when Prince Philip charged through the  front door of the royal couple's chalet  

followed by Queen Elizabeth who was hurling  abuse at her husband as well as a tennis racket.  

She then reportedly dragged him back inside  and slammed the door shut. You can almost  

picture in your mind the crew's shock  when Elizabeth later appeared and said:

"'I'm sorry for that little interlude  

but, as you know, it happens in every  marriage. Now, what would you like me to do?”

The public spat never saw the  light of day because the crew  

handed over the footage  and it disappeared forever.

While Queen Elizabeth is known  for being reserved in public,  

Prince Philip is anything but. The  man has so many gaffes there was  

even a book about them titled Prince Philip:  Wise Words and Golden Gaffes. The man simply  

just says whatever comes to his mind. But let's  be honest, the word "gaffe" is doing a lot of  

work here. When Prince Philip speaks in public,  you can automatically expect off-color remarks.

In 2011, on his 90th birthday, The  Independent compiled 90 of Philip's  

most famous, and infamous, gaffes. He asked a  wheelchair-bound nursing home resident, quote,  

"Do people trip over you?" Prince Phillip  also told a teenager who dreamed of becoming  

an astronaut that she should lose, quote,  "a little bit of weight." Furthermore,  

during a visit to the Aboriginal  Cultural Park in Australia in 2002,  

he asked Aboriginal leader William Brin, quote,  "Do you still throw spears at each other?" Yikes!

"For Christ's sake!  

Take the photo!"

Allegations of infidelity earlier  in his marriage to Queen Elizabeth  

have plagued Prince Philip for their entire  relationship. According to Town & Country,  

there's no concrete proof that Philip  cheated, but he's rumored to have been  

involved with numerous women over the  years. The publication did have a list  

of the women Prince Phillp allegedly  had an affair with, which included:

"TV personality Katie Boyle, singer Hélène Cordet,  actress Merle Oberon, novelist Daphne du Maurier,  

Princess Alexandra (the Queen's  cousin), and the Duchess of Abercorn."

Most notably, however, was the beautiful stage  actor Pat Kirkwood. She vehemently denied the  

rumors, but Prince Philip would neither confirm  nor deny them. Kirkwood once told a journalist,

"A lady is not normally expected to defend her  honor. It is the gentleman who should do that.  

I would have had a happier and easier life if  Prince Philip, instead of coming uninvited to  

my dressing room, had gone home to his  pregnant wife on the night in question."

Philip's former private secretary, Mike Parker,  told The Telegraph in 2014 that Philip has been  

one hundred percent faithful to the  Queen. And as The Independent noted,  

when he was asked by a journalist about  the cheating rumors, Philip responded,

"Good God, woman. Have you ever stopped to think  that for years, I have never moved anywhere  

without a policeman accompanying me? So how the  hell could I get away with anything like that?"

On November 20, 2020, Queen Elizabeth II  and Prince Philip celebrated their 73rd  

wedding anniversary. That's an incredibly long  time for any married couple to be together.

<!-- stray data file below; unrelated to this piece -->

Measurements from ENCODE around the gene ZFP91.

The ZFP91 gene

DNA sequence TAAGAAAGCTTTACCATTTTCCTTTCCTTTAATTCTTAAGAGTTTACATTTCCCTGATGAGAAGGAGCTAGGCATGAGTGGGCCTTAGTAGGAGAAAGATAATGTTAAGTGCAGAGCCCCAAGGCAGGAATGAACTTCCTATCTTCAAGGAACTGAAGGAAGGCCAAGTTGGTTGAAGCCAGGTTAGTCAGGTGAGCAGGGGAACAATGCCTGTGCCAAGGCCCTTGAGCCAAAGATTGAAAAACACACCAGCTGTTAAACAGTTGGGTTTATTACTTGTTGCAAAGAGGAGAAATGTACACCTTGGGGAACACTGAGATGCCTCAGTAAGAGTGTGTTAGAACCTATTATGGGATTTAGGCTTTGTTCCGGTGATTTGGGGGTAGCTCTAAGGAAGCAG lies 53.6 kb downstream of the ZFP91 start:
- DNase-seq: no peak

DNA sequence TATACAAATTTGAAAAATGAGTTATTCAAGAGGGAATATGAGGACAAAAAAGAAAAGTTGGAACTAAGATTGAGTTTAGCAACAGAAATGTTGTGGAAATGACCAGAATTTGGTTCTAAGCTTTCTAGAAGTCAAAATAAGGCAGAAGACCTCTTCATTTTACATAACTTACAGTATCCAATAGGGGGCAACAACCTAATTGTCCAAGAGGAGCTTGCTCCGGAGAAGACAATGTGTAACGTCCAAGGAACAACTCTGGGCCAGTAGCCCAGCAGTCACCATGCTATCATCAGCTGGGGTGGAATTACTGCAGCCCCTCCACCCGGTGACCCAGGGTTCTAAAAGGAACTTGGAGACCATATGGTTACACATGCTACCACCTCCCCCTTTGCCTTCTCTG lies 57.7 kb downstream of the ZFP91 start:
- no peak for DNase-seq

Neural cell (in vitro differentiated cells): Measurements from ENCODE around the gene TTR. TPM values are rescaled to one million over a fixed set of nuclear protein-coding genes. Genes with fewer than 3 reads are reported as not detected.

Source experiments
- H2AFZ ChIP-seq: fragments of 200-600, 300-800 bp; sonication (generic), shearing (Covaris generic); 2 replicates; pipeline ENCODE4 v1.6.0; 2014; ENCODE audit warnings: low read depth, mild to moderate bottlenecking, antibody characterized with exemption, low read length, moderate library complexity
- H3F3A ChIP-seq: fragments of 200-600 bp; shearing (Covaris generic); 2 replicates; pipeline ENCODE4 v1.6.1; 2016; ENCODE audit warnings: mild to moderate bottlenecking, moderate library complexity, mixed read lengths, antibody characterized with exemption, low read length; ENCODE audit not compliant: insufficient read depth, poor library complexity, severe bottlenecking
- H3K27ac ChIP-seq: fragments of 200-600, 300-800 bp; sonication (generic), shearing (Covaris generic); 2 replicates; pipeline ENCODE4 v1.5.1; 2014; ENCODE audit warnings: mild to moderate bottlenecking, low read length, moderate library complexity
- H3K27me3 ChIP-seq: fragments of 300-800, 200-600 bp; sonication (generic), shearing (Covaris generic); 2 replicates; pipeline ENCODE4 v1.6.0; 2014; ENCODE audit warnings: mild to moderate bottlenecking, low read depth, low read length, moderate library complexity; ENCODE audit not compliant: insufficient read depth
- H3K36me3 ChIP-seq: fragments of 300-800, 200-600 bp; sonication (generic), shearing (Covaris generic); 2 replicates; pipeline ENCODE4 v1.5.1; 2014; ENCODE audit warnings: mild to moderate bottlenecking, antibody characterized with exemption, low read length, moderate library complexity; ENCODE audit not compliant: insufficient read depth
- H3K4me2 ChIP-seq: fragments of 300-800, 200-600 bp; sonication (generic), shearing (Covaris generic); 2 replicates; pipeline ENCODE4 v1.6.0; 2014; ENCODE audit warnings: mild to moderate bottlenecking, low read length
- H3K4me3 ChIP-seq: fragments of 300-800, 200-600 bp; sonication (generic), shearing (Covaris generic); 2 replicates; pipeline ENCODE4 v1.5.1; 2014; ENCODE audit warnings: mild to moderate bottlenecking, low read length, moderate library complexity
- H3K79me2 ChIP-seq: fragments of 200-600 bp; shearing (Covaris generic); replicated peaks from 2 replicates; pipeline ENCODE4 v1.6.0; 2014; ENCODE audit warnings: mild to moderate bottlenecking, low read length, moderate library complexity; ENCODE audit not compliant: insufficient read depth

However, while the two shared a roof in Buckingham  Palace, they didn't share a bed. According to  

Prince Philip's first cousin Lady Pamela, the  royal couple sleeps separately out of tradition.

What tradition, you may ask? In  Sally Bedell Smith's 2011 biography,  

Elizabeth the Queen, Lady  Pamela had this to reveal:

"In England, the upper class always  has had separate bedrooms. You don't  

want to be bothered with snoring  or someone flinging a leg around.  

Then when you are feeling cozy you share your room  sometimes. It is lovely to be able to choose."

In 2017, Prince Philip retired from public life  and moved out of the couple's primary residence  

due to his dislike for Buckingham Palace. Since  Philip's withdrawal from public life, he has been  

dividing his time between Windsor Castle and  a former farm manager's cottage at Wood Farm,  

located in the Royal couple's  country retreat Sandringham.

According to The Daily Mail,  Philip spends his day on the farm  

reading and painting. A courtier  also revealed to the publication:

"The Queen feels the Duke has  earned a proper retirement.  

Being at Wood Farm means he's not too far  away, but far enough to be able to relax."

In news that shocked the Royal Family and the  world, the Duke and Duchess of Sussex, Prince  

Harry and Meghan Markle, announced on Instagram  in January 2020 that they would take a step back  

as senior members of the Royal Family so that  they could work to become financially independent.

Dubbed "Megxit" by international media due to the  

fact that many believed Markle was the  driving force behind the announcement,  

the couple's decision to step down as Royals was  reportedly motivated by the racism Markle faced,  

as well as a hostile British press. Regarding  the matter, Queen Elizabeth said in a statement:

"Harry, Meghan, and Archie will always  be much loved members of my family. I  

recognise the challenges they have  experienced as a result of intense  

scrutiny over the last two years and support  their wish for a more independent life."

Privately, however, the Queen is, as Royal  expert Phil Dampier claimed to The Telegraph,  

absolutely devastated and feels, quote, "betrayed"  by Markle's accusation that she was undefended by  

the institution of the Royal Family during  the media onslaughts. Royal editor Camilla  

Tominey also speculated on the Queen's future  relationship with her great-grandson, writing,

"Some in royal circles have even started to wonder  whether the Queen and the Duke of Edinburgh will  

ever see their one-year-old great-grandson  Archie again amid the escalating row."

We assume this situation has taken a toll  on Queen Elizabeth and Prince Philip.